Hugh Pope writes: Turkey feels as if it’s reliving an old nightmare. Each morning television presenters and newspaper headlines glumly round up news from the Islamic State (Isis) siege of the Syrian Kurdish town Kobani, and its spillover into Turkey. Riots, tear gas, and live fire this week have killed more than 20 people in cities in Turkey’s Kurdish south-east. There have been multiple arson attacks on cars, buses and trucks, ethnic tensions, street corner nationalist gangs, curfews and armed troop deployments unseen since the miserable years of all-out Turkish Kurd insurgency in the 1990s.
At the same time politicians have begun shrilly pouring doubt on the vital, nine-year-old peace process between the Turkish government and the Kurdistan Workers’ Party (PKK) insurgents. This reached an apex of absurd conspiracy when both sides began labelling each other as being “the same” as Isis, a group which is actually their mutual enemy.
A tragedy has indeed engulfed Kobani, but little fundamental has changed just because, unusually, TV cameras lined up on the border are able to record first-hand one scene within the larger epic of the Syrian disaster.
The hard truth is that the Syrian Kurds and their main Democratic Union party (PYD) militia were always vulnerable and ultimately unable to defend Kobani alone, puncturing a moment of Kurdish hubris after a summer of impressive progress. Their isolation is partly because PYD and the PKK, with which it is umbilically linked, have insisted on a level of autonomy that is controversial, both in Turkey and with the Syrian mainstream opposition.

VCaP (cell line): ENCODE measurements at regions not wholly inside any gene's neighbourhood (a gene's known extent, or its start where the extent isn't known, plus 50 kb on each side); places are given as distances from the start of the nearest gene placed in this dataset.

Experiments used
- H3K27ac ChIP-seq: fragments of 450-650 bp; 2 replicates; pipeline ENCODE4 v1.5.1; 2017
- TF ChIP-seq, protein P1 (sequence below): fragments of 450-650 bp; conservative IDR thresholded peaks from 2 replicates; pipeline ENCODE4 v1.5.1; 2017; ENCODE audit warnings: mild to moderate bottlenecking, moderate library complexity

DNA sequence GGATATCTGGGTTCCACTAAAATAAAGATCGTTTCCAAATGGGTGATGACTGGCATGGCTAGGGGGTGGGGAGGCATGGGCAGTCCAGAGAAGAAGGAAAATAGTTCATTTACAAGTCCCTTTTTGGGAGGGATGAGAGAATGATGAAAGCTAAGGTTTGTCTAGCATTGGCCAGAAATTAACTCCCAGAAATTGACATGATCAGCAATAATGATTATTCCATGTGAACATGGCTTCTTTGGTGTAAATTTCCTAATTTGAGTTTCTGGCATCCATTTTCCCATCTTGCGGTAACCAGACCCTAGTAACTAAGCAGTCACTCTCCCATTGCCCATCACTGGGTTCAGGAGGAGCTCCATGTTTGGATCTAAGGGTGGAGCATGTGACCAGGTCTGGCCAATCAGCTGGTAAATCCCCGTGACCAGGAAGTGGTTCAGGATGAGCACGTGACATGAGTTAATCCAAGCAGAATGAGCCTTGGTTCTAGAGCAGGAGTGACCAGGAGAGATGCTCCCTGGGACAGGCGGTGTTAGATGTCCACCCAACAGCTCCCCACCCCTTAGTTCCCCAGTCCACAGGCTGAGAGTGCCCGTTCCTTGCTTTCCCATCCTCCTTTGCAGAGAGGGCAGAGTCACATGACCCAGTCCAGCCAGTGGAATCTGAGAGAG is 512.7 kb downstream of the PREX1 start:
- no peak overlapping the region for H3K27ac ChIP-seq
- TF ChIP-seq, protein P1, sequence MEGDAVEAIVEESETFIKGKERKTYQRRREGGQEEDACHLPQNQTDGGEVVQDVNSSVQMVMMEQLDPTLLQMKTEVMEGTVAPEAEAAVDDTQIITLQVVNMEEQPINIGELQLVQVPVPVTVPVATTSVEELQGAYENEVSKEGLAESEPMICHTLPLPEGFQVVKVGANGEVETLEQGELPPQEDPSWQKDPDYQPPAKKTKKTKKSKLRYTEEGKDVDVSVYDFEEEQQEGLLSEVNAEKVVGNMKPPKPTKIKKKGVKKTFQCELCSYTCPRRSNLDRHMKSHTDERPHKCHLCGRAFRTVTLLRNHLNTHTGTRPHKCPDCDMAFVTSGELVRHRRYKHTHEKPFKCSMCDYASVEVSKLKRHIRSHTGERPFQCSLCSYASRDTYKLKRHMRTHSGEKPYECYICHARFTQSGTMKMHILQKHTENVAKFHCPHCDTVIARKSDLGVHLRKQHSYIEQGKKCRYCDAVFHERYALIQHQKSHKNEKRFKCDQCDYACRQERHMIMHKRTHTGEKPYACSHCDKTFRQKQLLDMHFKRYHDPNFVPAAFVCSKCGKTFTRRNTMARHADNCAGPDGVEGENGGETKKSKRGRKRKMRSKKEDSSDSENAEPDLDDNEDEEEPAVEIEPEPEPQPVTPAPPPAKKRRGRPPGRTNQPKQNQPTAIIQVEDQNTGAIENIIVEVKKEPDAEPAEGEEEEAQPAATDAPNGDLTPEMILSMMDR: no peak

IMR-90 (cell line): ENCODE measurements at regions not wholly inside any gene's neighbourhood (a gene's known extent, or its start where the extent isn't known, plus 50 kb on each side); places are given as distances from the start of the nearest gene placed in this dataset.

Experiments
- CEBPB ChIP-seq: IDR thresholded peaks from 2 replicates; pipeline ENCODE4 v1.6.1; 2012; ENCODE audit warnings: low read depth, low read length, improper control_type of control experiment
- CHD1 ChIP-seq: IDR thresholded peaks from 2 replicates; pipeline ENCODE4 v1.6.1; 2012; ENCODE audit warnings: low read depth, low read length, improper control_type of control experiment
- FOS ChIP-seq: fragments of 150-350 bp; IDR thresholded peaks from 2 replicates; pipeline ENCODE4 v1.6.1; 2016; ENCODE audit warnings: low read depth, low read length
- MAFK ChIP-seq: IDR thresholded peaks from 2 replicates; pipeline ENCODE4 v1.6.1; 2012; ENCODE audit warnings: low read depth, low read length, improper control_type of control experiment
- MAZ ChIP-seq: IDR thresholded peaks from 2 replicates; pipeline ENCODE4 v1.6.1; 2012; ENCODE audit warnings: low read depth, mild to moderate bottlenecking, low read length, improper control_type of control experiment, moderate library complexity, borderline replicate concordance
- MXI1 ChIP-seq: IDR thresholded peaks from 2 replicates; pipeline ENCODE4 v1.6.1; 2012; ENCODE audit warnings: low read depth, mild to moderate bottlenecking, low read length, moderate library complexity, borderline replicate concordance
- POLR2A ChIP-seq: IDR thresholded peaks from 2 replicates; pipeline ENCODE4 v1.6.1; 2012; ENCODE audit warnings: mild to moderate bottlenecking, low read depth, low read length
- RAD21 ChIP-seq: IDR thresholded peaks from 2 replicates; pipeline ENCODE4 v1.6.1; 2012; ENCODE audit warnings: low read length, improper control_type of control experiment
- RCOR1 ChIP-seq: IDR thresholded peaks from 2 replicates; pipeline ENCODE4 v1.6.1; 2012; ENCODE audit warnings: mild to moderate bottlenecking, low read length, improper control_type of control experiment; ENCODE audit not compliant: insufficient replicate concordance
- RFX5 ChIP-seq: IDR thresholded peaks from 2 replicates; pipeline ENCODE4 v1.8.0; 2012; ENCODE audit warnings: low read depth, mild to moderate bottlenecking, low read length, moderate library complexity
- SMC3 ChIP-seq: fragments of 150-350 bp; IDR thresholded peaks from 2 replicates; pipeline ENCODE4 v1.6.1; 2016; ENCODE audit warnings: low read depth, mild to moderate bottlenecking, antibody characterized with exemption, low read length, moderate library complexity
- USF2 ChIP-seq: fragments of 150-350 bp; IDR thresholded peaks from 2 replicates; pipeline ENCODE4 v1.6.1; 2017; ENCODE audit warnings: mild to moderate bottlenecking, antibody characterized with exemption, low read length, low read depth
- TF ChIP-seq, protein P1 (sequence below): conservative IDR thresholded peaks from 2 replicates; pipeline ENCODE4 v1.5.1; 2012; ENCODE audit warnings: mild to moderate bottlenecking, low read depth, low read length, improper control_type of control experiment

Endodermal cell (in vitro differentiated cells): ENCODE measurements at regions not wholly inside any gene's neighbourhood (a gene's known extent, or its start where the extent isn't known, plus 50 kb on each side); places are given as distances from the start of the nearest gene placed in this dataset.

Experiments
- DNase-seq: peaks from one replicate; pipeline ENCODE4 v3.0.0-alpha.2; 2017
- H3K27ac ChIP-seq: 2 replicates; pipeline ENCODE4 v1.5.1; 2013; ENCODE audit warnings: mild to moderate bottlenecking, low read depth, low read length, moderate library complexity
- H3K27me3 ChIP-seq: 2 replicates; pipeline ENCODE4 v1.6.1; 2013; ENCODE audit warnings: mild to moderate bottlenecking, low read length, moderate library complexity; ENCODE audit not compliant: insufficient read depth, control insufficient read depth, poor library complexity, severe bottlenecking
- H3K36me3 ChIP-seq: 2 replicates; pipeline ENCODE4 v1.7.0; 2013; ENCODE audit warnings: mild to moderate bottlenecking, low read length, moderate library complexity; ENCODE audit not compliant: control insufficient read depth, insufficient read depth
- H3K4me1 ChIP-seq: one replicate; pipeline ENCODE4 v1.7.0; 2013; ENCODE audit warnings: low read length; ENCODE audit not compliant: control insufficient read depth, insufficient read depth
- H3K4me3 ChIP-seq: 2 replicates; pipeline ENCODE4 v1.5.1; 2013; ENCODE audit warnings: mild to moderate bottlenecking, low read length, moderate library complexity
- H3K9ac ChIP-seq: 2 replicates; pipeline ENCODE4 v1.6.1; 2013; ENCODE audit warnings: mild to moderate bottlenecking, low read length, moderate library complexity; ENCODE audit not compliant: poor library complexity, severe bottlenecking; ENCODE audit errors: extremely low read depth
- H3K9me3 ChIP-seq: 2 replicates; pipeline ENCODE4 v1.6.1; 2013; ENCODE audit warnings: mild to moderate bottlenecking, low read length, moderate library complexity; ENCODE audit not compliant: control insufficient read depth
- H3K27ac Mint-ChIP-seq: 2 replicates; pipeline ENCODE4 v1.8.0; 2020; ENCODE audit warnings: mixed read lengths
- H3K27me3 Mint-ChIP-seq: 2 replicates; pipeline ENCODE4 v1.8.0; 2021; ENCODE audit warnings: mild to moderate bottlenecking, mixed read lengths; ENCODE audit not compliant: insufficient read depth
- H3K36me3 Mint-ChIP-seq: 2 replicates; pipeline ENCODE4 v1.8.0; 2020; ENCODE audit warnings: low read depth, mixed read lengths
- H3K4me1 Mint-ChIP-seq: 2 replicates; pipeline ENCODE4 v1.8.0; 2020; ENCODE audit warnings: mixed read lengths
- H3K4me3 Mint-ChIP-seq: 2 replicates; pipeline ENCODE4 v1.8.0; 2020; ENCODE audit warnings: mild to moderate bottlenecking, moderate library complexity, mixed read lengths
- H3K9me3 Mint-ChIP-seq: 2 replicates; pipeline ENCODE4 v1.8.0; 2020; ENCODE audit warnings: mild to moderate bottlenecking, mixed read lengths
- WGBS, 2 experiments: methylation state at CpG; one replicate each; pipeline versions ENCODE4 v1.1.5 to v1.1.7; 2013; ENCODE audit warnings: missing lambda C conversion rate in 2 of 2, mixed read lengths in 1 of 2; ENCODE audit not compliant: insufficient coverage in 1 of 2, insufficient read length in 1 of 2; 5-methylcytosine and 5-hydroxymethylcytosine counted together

Nor is Turkey free to drive its tanks down the hill to save Kobani, as demanded by Turkish Kurd politicians. Breaking international law by crossing a border would weaken Turkey’s international position (as with Russia in Ukraine), set off angry regional reactions from backers of Damascus such as Iran and Lebanon’s Hezbollah, and could lead to Syria itself firing missiles at Turkish cities. Turkey may be a member of Nato, but the airstrikes are not a Nato operation; Nato is supposed to be a defensive alliance, and is unlikely to back a unilateral Turkish move.
Turkish action around Kobani would also mean armed confrontation between Turkey and Isis. The Turkish armed forces are absolutely unprepared for any long-term foreign operation. With its porous, 570-mile long Syrian border, Turkey has everything to lose in such an open-ended conflict, and Turkish soldiers would certainly die on a mission that most Turks would not understand let alone support. [Continue reading…]